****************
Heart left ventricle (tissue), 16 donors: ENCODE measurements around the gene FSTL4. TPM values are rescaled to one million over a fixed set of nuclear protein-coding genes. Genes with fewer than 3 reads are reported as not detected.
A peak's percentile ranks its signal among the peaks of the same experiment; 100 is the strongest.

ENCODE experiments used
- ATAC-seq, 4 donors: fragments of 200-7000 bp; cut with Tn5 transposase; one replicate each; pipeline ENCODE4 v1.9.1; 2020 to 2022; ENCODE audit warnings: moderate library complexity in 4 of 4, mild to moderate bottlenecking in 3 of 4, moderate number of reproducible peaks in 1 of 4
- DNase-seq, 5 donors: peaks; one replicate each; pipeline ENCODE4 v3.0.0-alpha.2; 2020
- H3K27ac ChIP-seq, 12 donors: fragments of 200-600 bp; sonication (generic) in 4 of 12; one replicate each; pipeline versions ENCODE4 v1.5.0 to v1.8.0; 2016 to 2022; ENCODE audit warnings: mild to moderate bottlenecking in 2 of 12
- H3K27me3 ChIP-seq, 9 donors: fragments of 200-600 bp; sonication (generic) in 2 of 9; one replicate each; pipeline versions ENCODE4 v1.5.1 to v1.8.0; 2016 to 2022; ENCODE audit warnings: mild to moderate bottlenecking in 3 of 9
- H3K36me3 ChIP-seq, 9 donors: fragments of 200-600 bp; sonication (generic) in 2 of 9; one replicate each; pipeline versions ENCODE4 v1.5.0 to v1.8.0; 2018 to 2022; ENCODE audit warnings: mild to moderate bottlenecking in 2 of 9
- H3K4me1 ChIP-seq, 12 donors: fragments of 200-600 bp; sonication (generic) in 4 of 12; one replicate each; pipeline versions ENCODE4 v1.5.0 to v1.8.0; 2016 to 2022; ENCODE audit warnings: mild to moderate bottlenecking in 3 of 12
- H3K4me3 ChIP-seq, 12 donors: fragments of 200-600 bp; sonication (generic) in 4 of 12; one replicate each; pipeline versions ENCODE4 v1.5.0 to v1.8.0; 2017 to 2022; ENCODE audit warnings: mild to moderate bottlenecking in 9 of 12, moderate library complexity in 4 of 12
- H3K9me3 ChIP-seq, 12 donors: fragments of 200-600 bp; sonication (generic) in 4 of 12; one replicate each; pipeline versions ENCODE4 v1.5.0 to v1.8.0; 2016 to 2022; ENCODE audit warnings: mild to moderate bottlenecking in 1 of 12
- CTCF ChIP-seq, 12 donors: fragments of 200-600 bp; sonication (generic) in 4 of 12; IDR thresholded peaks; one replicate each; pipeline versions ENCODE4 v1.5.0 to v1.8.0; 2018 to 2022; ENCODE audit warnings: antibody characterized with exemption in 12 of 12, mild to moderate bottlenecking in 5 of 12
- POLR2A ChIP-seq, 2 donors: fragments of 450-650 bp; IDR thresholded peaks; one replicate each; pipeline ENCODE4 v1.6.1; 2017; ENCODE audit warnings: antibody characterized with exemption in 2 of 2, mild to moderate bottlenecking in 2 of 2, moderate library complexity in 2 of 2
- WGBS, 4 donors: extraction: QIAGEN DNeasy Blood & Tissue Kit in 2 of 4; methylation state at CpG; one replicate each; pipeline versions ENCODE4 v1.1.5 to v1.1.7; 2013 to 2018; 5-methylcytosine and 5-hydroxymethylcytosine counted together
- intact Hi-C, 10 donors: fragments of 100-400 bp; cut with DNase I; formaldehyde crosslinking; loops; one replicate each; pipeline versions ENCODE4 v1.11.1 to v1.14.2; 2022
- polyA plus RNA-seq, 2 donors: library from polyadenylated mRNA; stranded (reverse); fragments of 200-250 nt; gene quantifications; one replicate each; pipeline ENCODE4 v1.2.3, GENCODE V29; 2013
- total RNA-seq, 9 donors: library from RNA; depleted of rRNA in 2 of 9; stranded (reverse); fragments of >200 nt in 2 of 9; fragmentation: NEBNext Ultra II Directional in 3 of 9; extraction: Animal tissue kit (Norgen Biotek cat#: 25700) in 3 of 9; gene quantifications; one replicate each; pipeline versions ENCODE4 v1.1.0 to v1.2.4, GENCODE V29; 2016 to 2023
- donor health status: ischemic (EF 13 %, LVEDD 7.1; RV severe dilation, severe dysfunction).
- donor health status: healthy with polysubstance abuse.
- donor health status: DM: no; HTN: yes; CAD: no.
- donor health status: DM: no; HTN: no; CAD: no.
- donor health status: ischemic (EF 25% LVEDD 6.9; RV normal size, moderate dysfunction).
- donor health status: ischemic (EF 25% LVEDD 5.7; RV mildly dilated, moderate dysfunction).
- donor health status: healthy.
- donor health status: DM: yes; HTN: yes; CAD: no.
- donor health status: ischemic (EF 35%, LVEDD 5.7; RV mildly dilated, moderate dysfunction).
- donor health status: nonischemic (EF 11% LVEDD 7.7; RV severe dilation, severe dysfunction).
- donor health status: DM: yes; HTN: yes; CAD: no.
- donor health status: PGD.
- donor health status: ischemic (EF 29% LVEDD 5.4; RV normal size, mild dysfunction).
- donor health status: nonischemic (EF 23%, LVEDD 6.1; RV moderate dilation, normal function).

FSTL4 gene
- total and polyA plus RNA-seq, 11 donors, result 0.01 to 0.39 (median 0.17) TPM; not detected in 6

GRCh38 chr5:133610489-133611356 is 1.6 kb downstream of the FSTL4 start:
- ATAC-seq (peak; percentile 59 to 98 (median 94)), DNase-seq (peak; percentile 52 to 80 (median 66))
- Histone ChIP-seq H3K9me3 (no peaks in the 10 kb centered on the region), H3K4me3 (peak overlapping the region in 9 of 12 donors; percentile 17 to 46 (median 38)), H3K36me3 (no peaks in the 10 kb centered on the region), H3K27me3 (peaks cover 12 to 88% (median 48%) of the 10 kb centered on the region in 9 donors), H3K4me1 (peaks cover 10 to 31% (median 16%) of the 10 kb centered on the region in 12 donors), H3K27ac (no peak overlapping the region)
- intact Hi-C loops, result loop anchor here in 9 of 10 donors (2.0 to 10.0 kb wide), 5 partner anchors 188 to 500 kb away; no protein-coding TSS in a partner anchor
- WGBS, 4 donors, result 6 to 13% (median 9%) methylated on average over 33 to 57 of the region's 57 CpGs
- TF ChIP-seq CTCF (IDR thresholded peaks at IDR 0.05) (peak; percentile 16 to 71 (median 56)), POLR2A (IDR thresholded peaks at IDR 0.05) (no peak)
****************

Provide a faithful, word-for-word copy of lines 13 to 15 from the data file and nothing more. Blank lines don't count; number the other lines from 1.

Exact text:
- POLR2A ChIP-seq, 2 donors: fragments of 450-650 bp; IDR thresholded peaks; one replicate each; pipeline ENCODE4 v1.6.1; 2017; ENCODE audit warnings: antibody characterized with exemption in 2 of 2, mild to moderate bottlenecking in 2 of 2, moderate library complexity in 2 of 2
- WGBS, 4 donors: extraction: QIAGEN DNeasy Blood & Tissue Kit in 2 of 4; methylation state at CpG; one replicate each; pipeline versions ENCODE4 v1.1.5 to v1.1.7; 2013 to 2018; 5-methylcytosine and 5-hydroxymethylcytosine counted together
- intact Hi-C, 10 donors: fragments of 100-400 bp; cut with DNase I; formaldehyde crosslinking; loops; one replicate each; pipeline versions ENCODE4 v1.11.1 to v1.14.2; 2022